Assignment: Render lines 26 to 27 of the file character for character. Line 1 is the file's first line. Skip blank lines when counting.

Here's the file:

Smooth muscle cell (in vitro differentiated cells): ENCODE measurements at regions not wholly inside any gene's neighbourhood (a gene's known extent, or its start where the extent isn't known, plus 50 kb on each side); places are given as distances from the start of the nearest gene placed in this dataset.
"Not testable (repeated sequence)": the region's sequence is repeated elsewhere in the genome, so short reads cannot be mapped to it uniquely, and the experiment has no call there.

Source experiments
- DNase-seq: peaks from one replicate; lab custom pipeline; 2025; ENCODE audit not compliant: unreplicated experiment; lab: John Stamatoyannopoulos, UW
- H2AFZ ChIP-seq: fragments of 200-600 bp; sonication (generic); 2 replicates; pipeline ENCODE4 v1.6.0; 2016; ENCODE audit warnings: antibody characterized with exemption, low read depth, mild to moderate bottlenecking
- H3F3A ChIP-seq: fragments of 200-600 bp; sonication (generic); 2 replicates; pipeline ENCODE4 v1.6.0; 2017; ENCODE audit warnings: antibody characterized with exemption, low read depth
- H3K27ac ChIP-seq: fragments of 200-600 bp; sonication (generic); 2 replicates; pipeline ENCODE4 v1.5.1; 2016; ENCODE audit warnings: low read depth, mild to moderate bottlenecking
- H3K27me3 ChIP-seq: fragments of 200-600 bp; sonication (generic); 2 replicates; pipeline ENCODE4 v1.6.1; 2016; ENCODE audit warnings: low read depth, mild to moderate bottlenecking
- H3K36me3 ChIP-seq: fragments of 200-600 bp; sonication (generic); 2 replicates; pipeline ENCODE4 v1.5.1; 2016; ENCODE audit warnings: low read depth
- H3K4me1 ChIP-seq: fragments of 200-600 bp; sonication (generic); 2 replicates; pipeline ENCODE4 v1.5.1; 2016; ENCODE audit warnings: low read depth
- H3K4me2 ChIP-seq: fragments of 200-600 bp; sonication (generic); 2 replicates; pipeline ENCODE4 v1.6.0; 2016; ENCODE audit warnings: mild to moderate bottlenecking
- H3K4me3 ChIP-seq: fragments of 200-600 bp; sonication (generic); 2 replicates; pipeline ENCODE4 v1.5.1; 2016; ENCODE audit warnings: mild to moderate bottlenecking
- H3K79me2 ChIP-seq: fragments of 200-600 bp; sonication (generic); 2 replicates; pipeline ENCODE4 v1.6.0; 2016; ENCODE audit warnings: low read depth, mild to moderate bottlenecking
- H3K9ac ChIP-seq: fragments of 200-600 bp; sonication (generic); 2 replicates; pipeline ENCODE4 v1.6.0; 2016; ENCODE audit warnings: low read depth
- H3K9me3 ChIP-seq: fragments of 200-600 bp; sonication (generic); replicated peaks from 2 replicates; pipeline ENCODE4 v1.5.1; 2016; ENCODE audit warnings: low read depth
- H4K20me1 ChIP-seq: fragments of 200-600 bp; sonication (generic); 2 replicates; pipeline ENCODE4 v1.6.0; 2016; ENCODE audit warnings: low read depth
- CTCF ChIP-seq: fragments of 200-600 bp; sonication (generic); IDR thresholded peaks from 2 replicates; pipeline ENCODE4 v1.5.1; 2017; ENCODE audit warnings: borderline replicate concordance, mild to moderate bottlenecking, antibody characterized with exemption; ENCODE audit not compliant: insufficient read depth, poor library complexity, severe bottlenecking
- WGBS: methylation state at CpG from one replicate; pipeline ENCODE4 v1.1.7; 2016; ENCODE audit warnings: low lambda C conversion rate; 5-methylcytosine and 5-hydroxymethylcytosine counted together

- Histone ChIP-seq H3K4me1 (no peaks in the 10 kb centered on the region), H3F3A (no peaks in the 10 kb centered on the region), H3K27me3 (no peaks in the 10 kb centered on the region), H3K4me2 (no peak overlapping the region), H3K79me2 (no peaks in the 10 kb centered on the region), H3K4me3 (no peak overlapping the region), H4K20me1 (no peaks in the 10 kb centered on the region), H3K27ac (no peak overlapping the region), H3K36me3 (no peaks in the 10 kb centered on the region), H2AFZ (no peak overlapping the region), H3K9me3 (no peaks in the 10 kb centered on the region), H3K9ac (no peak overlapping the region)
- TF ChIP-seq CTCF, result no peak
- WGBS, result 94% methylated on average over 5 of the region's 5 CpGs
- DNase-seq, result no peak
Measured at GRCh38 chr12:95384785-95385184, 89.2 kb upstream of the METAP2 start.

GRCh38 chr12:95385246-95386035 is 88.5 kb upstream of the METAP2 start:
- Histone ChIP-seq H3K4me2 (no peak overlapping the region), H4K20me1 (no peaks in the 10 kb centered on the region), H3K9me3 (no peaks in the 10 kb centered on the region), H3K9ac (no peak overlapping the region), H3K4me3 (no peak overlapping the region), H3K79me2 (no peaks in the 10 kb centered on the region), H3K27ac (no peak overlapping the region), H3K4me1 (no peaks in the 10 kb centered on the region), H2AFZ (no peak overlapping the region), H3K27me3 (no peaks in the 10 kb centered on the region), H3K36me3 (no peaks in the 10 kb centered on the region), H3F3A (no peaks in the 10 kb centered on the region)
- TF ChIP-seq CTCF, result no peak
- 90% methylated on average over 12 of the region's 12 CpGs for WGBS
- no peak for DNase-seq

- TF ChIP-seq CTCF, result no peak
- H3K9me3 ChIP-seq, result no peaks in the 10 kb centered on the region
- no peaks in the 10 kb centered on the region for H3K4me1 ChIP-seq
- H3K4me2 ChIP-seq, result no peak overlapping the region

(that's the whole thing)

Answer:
- TF ChIP-seq CTCF, result no peak
- 90% methylated on average over 12 of the region's 12 CpGs for WGBS